The PeC Review: VeriSign Badge and EV SSL Instill Trust
Customers want to feel safe when they make online purchases. They need to know that the credit card or account data they are providing to the merchant is transmitted and handled in a secure way.
To protect customer information, an online merchant will comply with the Payment Card Industry’s Digital Security Standard and, also, use a 128-bit or great secure socket layer (SSL) to ensure that sensitive data passes back and forth between the web browser and the web server safely. Having taken the steps necessary to secure a payment transaction, online merchants want some way to show their potential customers that they have done everything possible to make shopping secure.
Enter VeriSign’s Secure Site Pro with Extended Validation. First, the service provides 128- or 256-bit SSL encryption, meaning that it offers some of the most potent encryption available to protect payment information as it passes between your servers and customers web browsers. Second, the service provides you with two clear ways to market this to your customers. For giving online merchants both the tools to protect customers and a way to use those tools as a competitive advantage, I am awarding VeriSign’s Secure Site Pro with Extended Validation four and a half out of a possible five stars in this, “The PEC Review“.
The PeC Review is my weekly column created to introduce you to the products and services that I believe can help you improve your ecommerce business. This week, let me tell you why I think Secure Site Pro can help you.
Video: VeriSign’s Secure Site Pro with EV SSL
Top Notch Encryption
SSL is a protocol that was originally developed by Netscape to facilitate secure Internet communications over an insecure network. It is designed to solve two basic communications problems: (1) identity and (2) eavesdropping.
When a consumer surfs to your website, checks out some products, and reads your “About” page, that consumer has no real way of know if you are who you say you are. You might claim to be reputable, but how would they know? In fact, the consumer may have found an impostor—someone claiming to be you in order to steal data. An SSL solves this problem since SSL certificates are unique to a particular server and domain name. When a consumer’s browser makes contact with the web server, the SSL ensures that your customer knows who he or she is dealing with through a process called public key cryptography. Essentially, the SSL uses two cipher keys. One key is made public. It is used to encrypt data. The other key is private and secret. It is used to decipher data encrypted with the public key.
Next, when a customer sends data over the Internet, which is generally an insecure network, how does that customer know that some hacker is not lurking, and waiting to intercept credit card or account data. Again, an SSL solves this problem by encrypting as mentioned above. The more complicated the encryption, the more secure the data.
VeriSign’s Secure Site Pro offers up the 256-bit encryption. This means that if someone were trying to guess the encryption code it would take that person several billion years to have tried every possible combination.
Recognizable Security Badge
Once a site has been secured with the Secure Site Pro SSL certificate, the site owner gets to display a VeriSign Secured Seal. The seal lets a site owner brag about all of the good work that has been done to ensure that a customer’s data isn’t intercepted or stolen. And seals like this one have a positive effect on sales.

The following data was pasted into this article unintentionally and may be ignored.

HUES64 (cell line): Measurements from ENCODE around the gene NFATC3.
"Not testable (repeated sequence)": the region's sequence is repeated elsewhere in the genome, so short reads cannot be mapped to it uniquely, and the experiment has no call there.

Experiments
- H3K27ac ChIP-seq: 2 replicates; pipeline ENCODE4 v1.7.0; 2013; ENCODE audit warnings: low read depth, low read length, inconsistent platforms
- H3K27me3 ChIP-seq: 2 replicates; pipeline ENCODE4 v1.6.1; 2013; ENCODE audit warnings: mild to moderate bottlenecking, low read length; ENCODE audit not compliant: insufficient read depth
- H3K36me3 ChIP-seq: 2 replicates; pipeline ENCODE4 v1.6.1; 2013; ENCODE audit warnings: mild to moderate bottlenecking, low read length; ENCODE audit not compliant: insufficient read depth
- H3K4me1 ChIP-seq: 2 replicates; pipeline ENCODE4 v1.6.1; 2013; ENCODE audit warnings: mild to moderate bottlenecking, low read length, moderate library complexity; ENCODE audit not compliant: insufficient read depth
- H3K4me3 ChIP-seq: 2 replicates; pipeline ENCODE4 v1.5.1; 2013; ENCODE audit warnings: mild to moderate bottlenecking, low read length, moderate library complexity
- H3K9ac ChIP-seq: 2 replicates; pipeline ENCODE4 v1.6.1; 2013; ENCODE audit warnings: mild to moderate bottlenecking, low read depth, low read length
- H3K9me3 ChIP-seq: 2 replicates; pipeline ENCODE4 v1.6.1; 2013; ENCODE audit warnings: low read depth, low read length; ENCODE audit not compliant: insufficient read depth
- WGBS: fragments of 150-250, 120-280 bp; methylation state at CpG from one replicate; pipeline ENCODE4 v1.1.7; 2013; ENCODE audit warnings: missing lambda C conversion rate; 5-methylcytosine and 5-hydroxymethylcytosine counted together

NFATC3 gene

For example, a 2008 study by Synovate Research and published on the VeriSign site, found that 91 percent of U.S. online consumers recognized the VeriSign seal. Furthermore, both anecdotal evidence and A/B split testing has shown that adding a security or trust seal to an ecommerce site can boost sales conversions as much as 10 percent. Security seals have also been shown to reduce shopping cart abandonment.
Best Case for EV I’ve Seen
A second way to let customers know that you mean business is to use an Extended Validation (EV) SSL certificate. An EV SSL not only ensures that the site a consumer is visiting is really the domain it claims to be, but also that the site owner is a legitimate business. The EV SSL displays the domain owner’s name in an extension to the browser’s address bar.
I have to confess, I had not been a big fan of EV SSL, since I did not really see the value in spending an extra $200 to $500 for a green bar that I wasn’t sure users understood anyway. But VeriSign changed my mind.
The company has a very good phishing scam demonstration, which really shows how EV SSL makes a difference. The demonstration, which you can see at Phish-no-Phish.com, asks you to compare pairs of website screen captures and decide which one was a real site and which one was from a phishing scam. Needless to say, without the EV SSL finding the phishing villains was no easy task.
VeriSign’s Secure Site Pro with EV SSL is $1,499 per year if billed annually with discounts available for prepayment.
I really like VeriSign’s Secure Site Pro with EV SSL. I believe it does a good job of actually securing customer data as it passes back and forth between the browser and server, and I think that it gives merchants an equally powerful tool for encouraging customers to buy. Bottom line, that security seal and green extension in the address bar make customers feel safe.
But I do think that the service is expensive. In fact, if Secure Site Pro with EV SSL sold for less, I would have given it five stars.